Understanding migrant children’s education in Beijing: policies, implementation, and the consequences for privately-run migrant schools

Pong, Myra Wai-Jing (2013) Understanding migrant children’s education in Beijing: policies, implementation, and the consequences for privately-run migrant schools. Doctoral thesis (PhD), University of Sussex.

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In China, the so-called “tidal wave” of rural-urban migrant workers since the
early 1980s has created unique challenges for the government, one being migrant
children’s education in cities. In 2001, the central government adopted a policy of “two
priorities” (liangweizhu) towards the provision of compulsory education for these
children, where the two areas of focus would be management by local governments in
receiving areas – which, in the case of municipalities like Beijing, refers primarily to the
municipal and district governments – and education in public schools. This
decentralization of responsibilities, however, has created space for differential policy
implementation, and, in Beijing, this has meant that many migrant children still attend
poor quality, often unlicensed migrant schools that are vulnerable to government
closures and demolition.

Though migrant children’s education is attracting increasing government and
societal attention, the effects of decentralization on privately-run migrant schools and
their students remain largely unexplored. In light of the policy of “two priorities,” this
thesis highlights the development of two trends in Beijing: 1) the emergence of
variation between district policy approaches and 2) increased civil society involvement.
Using Haidian, Shijingshan, and Fengtai districts as cases, this study draws on evidence
from qualitative interviews and policy document analysis to examine the interaction
between these two trends and the consequences for migrant schools. It addresses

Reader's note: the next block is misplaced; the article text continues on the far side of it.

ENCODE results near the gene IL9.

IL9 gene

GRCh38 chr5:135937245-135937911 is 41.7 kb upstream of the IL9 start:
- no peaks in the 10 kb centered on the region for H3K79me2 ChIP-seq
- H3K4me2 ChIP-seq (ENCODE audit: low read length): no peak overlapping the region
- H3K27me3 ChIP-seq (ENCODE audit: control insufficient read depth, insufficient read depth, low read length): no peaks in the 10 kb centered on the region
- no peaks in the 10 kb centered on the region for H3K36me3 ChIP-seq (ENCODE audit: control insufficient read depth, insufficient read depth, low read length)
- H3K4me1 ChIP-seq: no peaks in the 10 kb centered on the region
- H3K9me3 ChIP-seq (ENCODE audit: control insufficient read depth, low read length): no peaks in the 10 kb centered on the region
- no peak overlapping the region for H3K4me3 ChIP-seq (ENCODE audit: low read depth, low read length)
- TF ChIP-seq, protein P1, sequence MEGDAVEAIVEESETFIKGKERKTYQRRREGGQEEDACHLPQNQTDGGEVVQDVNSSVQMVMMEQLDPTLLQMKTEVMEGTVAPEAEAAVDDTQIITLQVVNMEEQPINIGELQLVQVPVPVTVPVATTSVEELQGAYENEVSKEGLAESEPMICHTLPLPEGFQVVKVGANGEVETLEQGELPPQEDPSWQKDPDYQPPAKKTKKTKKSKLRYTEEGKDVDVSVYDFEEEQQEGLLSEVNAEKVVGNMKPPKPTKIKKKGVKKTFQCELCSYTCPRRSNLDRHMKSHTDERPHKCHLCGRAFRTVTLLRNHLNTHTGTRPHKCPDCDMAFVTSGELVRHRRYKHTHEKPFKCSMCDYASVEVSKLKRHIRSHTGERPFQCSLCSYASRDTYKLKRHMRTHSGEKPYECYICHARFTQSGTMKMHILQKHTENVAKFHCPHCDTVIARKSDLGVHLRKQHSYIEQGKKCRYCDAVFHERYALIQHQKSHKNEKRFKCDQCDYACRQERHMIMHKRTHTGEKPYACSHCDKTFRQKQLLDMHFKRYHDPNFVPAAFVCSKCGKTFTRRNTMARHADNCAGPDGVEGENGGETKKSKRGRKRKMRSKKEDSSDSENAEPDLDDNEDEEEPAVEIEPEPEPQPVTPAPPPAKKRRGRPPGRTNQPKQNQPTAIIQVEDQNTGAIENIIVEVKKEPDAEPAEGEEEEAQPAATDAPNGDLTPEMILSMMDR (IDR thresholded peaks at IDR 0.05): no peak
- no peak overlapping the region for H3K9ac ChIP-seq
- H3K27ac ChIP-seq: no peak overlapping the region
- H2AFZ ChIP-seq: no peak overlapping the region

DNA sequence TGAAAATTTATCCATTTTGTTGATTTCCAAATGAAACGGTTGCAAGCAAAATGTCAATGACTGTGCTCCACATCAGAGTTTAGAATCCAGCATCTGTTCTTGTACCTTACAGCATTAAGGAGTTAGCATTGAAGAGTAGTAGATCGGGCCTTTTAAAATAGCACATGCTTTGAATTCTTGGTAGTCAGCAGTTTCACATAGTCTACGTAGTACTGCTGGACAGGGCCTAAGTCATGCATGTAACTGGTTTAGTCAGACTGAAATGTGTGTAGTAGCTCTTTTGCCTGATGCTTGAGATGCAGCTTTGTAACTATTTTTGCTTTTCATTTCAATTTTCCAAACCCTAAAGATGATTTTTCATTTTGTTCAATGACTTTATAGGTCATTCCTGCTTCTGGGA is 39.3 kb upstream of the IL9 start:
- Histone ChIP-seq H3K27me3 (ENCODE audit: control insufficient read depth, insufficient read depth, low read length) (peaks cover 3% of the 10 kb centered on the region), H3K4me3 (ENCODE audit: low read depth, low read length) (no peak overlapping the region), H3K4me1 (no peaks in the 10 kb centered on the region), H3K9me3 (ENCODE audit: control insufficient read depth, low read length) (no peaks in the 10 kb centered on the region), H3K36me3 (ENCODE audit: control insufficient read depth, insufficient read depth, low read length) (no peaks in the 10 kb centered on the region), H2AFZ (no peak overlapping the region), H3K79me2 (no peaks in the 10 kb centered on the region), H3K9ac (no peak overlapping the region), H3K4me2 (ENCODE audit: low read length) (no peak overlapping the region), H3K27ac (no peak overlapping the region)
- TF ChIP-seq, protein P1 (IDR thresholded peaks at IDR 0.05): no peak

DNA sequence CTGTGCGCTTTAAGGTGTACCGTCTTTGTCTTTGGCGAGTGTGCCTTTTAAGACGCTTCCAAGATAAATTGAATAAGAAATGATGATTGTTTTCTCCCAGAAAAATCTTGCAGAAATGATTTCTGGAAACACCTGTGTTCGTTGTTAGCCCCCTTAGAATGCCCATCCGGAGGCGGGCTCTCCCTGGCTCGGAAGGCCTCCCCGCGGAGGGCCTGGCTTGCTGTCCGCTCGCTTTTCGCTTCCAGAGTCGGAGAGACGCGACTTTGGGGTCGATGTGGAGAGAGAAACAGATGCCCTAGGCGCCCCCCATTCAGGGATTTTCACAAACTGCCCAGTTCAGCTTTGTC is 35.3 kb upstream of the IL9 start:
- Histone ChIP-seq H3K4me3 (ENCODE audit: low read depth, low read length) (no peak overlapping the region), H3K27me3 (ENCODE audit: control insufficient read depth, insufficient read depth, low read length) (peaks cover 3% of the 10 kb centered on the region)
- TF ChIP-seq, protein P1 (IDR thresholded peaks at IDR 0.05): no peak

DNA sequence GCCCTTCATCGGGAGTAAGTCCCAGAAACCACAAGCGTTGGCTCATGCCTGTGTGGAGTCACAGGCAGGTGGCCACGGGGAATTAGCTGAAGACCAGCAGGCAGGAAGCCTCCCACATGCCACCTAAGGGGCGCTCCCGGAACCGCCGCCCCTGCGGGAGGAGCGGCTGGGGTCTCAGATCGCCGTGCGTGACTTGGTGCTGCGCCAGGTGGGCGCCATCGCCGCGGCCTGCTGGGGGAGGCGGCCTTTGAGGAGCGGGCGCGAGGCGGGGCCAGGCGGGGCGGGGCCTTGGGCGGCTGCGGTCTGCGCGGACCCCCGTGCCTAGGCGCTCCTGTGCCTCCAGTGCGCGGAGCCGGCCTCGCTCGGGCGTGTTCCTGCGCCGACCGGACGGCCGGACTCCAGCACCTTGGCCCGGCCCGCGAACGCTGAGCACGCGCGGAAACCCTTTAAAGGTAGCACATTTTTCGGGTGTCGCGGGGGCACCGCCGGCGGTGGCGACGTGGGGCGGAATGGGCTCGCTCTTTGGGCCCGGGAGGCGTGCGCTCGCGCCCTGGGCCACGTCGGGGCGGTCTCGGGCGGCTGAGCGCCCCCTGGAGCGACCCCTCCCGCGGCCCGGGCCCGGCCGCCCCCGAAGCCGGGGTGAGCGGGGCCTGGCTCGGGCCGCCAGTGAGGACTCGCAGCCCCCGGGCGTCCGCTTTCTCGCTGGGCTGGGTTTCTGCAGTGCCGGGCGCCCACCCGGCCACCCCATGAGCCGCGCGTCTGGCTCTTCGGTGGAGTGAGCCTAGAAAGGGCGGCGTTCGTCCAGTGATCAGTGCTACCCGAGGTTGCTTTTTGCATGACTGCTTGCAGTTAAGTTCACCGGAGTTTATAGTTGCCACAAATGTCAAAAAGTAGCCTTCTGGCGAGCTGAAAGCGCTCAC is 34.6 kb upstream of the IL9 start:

critical questions concerning how policy implementation operates in an increasingly
important but complex policy area and why, including the roles of policy history and
local context, and illustrates that the municipal and district-level policy approaches
shape the situations of migrant schools and their students directly and indirectly
(through their impact on civil society). These findings shed light on the complexities of
the implementation process and the implications for trends in social stratification,
creating a stronger foundation upon which to improve educational opportunities for
migrant children in Beijing.

Item Type: Thesis (Doctoral)
Schools and Departments: Institute of Development Studies
Subjects: L Education > LC Special aspects of education > LC1390 Education of special classes of persons > LC3701 Immigrants or ethnic and linguistic minorities. Bilingual schools
L Education > LG Individual institutions (Asia. Africa. Oceania) > LG021 Asia > LG051 China
Depositing User: Library Cataloguing
Date Deposited: 05 Jun 2013 06:13
Last Modified: 12 Oct 2015 12:26
URI: http://sro.sussex.ac.uk/id/eprint/45118

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